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Energy bills could fall further than previously forecast later this year, easing pressure on struggling households, new projections suggest.

Less generous government help means a typical household gas and electricity bill is expected to rise from £2,500 a year to £3,000 a year in April.

But falling wholesale gas prices mean annual bills could fall below this from July, says finance firm Investec.

It predicts customers will be paying £2,478 a year from that point.

It’s a marked reduction from recent forecasts by energy consultancy Cornwall Insight, which suggested that bills would settle at about £2,800 a year in the summer.

Investec said warmer weather and higher gas storage levels had helped bring down gas prices in recent months.

Investec analyst Martin Young wrote that this will feed through to the government’s price cap, which sets a maximum limit that suppliers can charge households per unit of energy.

Mr Young expects this to fall to £2,478 in July and then £2,546 in October.

If either prediction proves to be correct, then the bill paid by 26 million households would again be governed by regulator Ofgem’s price cap, rather than the government’s energy price guarantee, which was originally introduced in October in a bid to protect bill-payers from soaring costs.

That would ultimately mean a lower-than-expected cost to the government, and ultimately taxpayers.

But even if the weather stays relatively mild over January and February, household bills wold still be much higher than they were before the pandemic.

They are unlikely to fall back to that level for many years, after prices spiked following Russia’s invasion of Ukraine and as industry recovered from coronavirus-related lockdowns.

Most households in the UK are on a variable or default gas and electricity tariff. The price per unit of energy is capped in England, Wales and Scotland at what is considered an appropriate level by the energy regulator Ofgem. The cap is set every three months.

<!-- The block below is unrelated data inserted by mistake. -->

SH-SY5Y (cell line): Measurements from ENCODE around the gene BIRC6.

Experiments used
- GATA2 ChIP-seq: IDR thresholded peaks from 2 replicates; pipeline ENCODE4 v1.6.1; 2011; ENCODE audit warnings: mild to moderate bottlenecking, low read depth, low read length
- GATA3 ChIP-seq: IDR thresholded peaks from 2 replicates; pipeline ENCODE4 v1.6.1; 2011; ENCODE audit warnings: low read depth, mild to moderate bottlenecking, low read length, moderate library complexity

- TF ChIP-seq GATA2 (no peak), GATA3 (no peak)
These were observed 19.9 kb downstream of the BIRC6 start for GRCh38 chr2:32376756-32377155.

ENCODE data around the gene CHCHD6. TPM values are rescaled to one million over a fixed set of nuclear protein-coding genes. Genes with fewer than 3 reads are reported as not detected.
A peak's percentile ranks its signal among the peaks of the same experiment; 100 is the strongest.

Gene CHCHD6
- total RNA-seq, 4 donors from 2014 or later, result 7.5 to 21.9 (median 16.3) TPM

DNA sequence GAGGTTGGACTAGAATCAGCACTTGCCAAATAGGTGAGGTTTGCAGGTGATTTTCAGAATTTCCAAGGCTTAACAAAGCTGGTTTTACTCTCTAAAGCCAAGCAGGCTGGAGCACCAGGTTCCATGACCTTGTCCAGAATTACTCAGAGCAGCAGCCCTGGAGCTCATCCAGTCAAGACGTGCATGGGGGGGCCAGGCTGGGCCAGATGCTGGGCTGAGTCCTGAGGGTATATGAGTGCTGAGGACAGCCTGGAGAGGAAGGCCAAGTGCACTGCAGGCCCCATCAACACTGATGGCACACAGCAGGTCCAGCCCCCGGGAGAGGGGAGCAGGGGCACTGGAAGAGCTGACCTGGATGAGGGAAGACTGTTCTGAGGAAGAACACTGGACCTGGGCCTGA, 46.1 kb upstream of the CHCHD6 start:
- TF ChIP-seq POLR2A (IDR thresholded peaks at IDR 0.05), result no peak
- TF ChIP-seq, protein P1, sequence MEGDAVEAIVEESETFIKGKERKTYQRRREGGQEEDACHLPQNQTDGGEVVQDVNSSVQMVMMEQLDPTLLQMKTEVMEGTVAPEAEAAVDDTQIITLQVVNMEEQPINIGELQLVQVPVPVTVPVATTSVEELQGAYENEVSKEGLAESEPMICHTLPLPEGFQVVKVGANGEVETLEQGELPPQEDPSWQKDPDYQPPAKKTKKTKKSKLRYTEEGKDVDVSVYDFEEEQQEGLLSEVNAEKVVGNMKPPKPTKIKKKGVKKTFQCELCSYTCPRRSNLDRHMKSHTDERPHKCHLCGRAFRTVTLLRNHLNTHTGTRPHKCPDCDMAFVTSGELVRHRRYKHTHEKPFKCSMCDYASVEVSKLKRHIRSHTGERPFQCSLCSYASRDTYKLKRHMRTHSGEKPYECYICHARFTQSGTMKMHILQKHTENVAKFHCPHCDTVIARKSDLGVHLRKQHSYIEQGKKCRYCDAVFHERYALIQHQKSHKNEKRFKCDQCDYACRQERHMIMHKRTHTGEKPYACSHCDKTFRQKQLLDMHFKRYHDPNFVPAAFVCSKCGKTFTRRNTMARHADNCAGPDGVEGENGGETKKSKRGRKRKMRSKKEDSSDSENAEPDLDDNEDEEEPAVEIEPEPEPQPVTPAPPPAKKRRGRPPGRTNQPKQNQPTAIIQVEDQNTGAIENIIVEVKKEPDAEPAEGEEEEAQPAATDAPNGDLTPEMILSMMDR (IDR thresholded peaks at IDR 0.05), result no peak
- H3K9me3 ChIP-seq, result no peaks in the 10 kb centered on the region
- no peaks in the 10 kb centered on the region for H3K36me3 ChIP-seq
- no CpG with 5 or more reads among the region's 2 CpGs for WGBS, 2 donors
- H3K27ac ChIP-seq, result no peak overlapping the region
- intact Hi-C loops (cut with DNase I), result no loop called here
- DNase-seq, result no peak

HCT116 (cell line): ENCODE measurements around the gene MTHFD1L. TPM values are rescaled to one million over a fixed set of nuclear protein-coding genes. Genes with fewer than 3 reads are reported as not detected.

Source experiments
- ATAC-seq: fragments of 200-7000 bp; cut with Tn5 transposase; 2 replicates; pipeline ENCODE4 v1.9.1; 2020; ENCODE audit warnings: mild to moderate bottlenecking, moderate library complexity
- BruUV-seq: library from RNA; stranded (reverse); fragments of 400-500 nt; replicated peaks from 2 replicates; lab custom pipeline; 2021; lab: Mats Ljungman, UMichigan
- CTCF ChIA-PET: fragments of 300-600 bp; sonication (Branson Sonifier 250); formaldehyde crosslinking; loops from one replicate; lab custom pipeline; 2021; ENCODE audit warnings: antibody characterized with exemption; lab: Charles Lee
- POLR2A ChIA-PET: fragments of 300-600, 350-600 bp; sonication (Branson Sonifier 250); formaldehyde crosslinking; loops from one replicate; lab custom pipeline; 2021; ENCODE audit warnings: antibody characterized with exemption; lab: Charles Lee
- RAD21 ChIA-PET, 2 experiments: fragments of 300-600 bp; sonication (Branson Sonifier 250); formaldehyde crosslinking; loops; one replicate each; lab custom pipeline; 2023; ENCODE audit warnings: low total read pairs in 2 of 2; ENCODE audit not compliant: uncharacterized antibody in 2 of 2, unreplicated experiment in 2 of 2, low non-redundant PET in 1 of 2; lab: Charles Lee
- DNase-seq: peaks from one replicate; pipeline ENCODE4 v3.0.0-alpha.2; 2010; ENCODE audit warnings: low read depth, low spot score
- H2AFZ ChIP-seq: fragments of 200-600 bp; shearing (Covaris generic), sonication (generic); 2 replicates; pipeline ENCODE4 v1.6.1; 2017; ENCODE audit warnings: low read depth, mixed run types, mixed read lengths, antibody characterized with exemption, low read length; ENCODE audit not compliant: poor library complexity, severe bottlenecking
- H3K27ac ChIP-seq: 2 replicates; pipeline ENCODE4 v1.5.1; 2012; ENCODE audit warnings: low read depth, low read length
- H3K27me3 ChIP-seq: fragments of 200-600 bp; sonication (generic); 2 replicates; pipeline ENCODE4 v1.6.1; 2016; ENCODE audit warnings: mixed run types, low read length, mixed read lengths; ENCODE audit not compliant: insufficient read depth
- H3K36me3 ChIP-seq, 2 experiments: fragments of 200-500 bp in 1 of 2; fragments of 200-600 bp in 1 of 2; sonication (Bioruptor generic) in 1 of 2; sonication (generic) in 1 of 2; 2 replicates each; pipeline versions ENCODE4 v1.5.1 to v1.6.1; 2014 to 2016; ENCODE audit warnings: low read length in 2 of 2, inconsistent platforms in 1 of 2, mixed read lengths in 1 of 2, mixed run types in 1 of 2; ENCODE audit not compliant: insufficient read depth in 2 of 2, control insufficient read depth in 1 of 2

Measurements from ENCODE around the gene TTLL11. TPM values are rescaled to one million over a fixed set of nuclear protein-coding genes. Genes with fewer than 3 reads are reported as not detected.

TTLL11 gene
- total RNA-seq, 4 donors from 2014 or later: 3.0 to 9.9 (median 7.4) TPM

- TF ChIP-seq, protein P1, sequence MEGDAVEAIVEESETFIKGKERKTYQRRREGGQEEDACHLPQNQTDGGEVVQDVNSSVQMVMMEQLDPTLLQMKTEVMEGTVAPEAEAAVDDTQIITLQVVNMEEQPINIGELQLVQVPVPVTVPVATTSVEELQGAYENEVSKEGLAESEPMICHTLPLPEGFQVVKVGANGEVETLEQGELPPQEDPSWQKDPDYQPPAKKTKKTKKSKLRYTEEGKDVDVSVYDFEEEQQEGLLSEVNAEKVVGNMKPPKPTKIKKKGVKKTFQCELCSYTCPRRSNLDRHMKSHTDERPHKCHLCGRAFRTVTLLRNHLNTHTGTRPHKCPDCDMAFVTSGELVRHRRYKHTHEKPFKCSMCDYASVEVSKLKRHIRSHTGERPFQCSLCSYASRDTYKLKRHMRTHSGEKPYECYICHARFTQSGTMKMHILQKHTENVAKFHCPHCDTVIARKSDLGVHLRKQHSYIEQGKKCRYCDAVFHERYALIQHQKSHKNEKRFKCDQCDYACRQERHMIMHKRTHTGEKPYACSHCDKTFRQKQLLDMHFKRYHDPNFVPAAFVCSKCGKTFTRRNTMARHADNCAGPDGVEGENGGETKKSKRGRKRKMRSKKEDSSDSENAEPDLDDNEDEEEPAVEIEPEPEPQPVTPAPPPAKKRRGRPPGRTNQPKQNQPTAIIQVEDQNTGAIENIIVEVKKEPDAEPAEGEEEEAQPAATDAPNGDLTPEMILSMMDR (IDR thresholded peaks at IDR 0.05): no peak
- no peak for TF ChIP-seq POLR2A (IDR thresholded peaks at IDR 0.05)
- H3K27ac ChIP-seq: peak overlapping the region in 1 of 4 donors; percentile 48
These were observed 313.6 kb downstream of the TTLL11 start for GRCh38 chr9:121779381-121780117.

Huge costs faced by suppliers meant that would have left a household using a typical amount of gas and electricity paying £4,279 a year from the start of January.

So, the government stepped in to cover some of that cost for people across the UK. Its Energy Price Guarantee means the typical household pays £2,500 a year now, rising to £3,000 a year in April.

That is still a massive hike on the bills people had been accustomed to. In the winter of 2021-22, the typical annual bill was £1,277.

The government has also introduced extra cost-of-living payments to help less well-off households with soaring prices.

Although bills are extremely high, the wholesale prices paid by suppliers – in advance of selling it on to consumers – have been tumbling.

If these lower wholesale prices hold, then customers could see the benefit later in the year, both Investec and Cornwall Insight predict.

However, this is far from certain as global tensions could quickly push prices up again.

Source: BBC

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